Wooden roller coasters have always had that retro throwback charm. While steel -- twisted into seemingly improbable feats of fancy -- has supplanted lumber as the coaster designer's building material of choice it has simply left more than a few coaster enthusiasts yearning for the rattle and hum of traditional woodies.
Cypress Gardens had its junior wood coaster erected well before the park opened. It just wasn't married to a name. Then Florida was hit with four brutal hurricanes in 2004, with three of them passing either over or within blowing distance of the Winter Haven park. The storms delayed the park's opening. It ravaged the gardens. It made rubble out of some the shops and eateries under construction. Yet the wood coaster held its ground and stood tall to survive the impact of all three fierce windstorms.
Forever wearing the badge of withstanding the onslaught of the three hurricanes Triple Hurricane was the natural moniker. The fact that the ride ends with three small bunny hop hills was simply the icing on the cake.
The H3 (hey, why not slang it up that way) is tame by comparison to some of its larger wood coasters. Of the few remaining wooden roller coasters in Florida -- Gwazi at Busch Gardens in Tampa and the Dania Beach Hurricane in Hollywood -- H3 is the smallest. You won't be fumbling for seatbelts because the lap-bar is plenty to keep you in place.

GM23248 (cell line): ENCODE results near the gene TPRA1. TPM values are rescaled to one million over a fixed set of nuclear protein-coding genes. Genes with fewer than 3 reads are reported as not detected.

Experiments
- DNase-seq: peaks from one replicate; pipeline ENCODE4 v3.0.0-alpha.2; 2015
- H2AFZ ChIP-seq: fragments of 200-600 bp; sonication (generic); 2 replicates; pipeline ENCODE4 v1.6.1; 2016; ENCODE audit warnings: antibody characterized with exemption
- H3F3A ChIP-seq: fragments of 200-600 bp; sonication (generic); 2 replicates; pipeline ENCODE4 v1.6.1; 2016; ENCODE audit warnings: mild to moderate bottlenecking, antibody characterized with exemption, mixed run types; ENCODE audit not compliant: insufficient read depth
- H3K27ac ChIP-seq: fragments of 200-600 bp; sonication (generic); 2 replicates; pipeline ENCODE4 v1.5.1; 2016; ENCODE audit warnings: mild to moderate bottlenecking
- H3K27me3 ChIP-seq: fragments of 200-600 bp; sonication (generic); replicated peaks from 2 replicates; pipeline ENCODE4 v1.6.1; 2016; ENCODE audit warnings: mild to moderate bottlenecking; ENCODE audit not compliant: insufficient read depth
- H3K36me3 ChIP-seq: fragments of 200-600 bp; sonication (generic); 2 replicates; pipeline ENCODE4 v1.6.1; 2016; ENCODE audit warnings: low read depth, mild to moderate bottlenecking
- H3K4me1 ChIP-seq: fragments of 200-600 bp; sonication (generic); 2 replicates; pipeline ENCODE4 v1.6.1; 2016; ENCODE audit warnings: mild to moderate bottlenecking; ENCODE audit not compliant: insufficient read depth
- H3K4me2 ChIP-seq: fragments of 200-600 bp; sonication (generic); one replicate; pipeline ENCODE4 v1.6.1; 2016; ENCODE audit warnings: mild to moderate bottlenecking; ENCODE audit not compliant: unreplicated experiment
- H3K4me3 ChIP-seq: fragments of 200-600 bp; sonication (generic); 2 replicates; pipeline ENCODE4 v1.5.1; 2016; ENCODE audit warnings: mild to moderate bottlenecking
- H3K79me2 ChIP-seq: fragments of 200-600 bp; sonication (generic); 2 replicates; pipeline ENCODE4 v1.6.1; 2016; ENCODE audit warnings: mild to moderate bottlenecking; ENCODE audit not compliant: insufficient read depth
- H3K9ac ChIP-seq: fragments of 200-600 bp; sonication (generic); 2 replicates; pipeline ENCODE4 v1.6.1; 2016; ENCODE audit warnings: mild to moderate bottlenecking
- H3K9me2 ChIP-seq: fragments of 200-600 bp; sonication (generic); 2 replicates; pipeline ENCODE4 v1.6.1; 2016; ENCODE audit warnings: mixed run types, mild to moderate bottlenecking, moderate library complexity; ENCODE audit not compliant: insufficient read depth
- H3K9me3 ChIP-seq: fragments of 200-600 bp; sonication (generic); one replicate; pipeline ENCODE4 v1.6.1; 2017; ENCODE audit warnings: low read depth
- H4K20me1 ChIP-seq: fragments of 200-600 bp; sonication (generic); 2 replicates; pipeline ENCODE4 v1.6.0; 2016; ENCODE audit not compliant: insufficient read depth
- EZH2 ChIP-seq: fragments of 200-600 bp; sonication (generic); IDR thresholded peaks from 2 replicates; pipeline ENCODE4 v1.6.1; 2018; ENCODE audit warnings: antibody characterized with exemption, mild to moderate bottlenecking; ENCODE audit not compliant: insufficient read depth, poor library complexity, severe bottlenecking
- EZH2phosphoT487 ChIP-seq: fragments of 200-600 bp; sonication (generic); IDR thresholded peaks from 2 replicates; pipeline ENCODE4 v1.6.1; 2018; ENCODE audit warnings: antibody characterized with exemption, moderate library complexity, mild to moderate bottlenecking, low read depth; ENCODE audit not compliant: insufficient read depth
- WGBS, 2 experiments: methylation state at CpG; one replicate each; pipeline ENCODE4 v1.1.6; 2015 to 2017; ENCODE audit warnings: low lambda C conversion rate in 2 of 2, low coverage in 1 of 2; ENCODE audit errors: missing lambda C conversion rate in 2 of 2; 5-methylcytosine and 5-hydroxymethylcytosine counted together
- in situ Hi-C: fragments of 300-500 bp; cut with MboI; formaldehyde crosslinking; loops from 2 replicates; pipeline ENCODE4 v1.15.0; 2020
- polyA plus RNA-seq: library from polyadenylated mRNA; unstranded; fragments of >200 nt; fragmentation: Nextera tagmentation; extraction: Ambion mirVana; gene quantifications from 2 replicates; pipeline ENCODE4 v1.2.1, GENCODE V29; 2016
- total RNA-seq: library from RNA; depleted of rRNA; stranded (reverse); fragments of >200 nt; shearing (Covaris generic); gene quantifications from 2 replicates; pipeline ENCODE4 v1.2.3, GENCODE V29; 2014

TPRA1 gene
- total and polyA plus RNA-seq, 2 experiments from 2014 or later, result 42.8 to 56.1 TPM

Just 40 feet tall and with a top speed of only 32 miles per hour it's the ideal coaster to whet your appetite for bigger thrills without losing your lunch. You will travel over 1365 feet of railed lumber on your quest. While you won't get a whole lot of airtime in the coaster -- you know that "fly out of your seat" feeling you sometimes get on larger wood coasters -- sit in the back if you want to feel more of a kick.
Height Requirement -- 36 inches
TRIVIA -- What were the three named hurricane stroms that struck Winter Haven in 2004 to inspire the coaster's name? Charley, Frances and Jeanne.
MORE TRIVIA -- How much did Triple Hurricane cost to build? $2 million. The only opening day ride that cost more to build? Swamp Thing set Cypress Gardens back to the tune of $2.5 million.